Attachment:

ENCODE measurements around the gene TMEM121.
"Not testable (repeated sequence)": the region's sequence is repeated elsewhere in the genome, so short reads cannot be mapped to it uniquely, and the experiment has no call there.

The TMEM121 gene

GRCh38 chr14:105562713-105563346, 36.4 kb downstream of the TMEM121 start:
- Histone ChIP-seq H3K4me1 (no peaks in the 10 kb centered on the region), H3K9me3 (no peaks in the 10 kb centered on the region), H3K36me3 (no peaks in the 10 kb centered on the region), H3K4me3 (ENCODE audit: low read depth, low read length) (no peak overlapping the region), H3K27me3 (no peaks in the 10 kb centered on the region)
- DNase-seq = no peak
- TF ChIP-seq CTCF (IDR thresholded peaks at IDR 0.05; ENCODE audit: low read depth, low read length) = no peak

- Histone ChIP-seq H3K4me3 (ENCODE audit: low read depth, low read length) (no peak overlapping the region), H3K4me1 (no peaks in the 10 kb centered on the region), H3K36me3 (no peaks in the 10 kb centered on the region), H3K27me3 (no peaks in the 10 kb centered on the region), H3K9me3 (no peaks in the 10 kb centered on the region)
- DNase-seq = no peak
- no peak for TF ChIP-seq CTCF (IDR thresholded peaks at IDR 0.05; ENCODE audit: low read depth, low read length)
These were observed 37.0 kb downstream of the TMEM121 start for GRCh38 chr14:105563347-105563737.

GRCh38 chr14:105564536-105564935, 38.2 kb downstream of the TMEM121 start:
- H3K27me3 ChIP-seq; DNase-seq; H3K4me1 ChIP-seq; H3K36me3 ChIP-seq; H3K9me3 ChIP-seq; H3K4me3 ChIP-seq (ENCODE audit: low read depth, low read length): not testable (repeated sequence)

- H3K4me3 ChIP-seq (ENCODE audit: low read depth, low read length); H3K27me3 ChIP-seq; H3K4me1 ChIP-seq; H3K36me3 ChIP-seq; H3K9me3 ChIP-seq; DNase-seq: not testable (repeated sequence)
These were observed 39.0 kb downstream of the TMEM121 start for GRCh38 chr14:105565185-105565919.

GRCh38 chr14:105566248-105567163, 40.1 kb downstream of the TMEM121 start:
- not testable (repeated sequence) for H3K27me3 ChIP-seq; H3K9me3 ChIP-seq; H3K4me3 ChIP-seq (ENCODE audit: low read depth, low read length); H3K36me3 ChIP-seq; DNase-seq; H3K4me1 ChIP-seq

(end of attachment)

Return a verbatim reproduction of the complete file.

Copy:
ENCODE measurements around the gene TMEM121.
"Not testable (repeated sequence)": the region's sequence is repeated elsewhere in the genome, so short reads cannot be mapped to it uniquely, and the experiment has no call there.

The TMEM121 gene

GRCh38 chr14:105562713-105563346, 36.4 kb downstream of the TMEM121 start:
- Histone ChIP-seq H3K4me1 (no peaks in the 10 kb centered on the region), H3K9me3 (no peaks in the 10 kb centered on the region), H3K36me3 (no peaks in the 10 kb centered on the region), H3K4me3 (ENCODE audit: low read depth, low read length) (no peak overlapping the region), H3K27me3 (no peaks in the 10 kb centered on the region)
- DNase-seq = no peak
- TF ChIP-seq CTCF (IDR thresholded peaks at IDR 0.05; ENCODE audit: low read depth, low read length) = no peak

- Histone ChIP-seq H3K4me3 (ENCODE audit: low read depth, low read length) (no peak overlapping the region), H3K4me1 (no peaks in the 10 kb centered on the region), H3K36me3 (no peaks in the 10 kb centered on the region), H3K27me3 (no peaks in the 10 kb centered on the region), H3K9me3 (no peaks in the 10 kb centered on the region)
- DNase-seq = no peak
- no peak for TF ChIP-seq CTCF (IDR thresholded peaks at IDR 0.05; ENCODE audit: low read depth, low read length)
These were observed 37.0 kb downstream of the TMEM121 start for GRCh38 chr14:105563347-105563737.

GRCh38 chr14:105564536-105564935, 38.2 kb downstream of the TMEM121 start:
- H3K27me3 ChIP-seq; DNase-seq; H3K4me1 ChIP-seq; H3K36me3 ChIP-seq; H3K9me3 ChIP-seq; H3K4me3 ChIP-seq (ENCODE audit: low read depth, low read length): not testable (repeated sequence)

- H3K4me3 ChIP-seq (ENCODE audit: low read depth, low read length); H3K27me3 ChIP-seq; H3K4me1 ChIP-seq; H3K36me3 ChIP-seq; H3K9me3 ChIP-seq; DNase-seq: not testable (repeated sequence)
These were observed 39.0 kb downstream of the TMEM121 start for GRCh38 chr14:105565185-105565919.

GRCh38 chr14:105566248-105567163, 40.1 kb downstream of the TMEM121 start:
- not testable (repeated sequence) for H3K27me3 ChIP-seq; H3K9me3 ChIP-seq; H3K4me3 ChIP-seq (ENCODE audit: low read depth, low read length); H3K36me3 ChIP-seq; DNase-seq; H3K4me1 ChIP-seq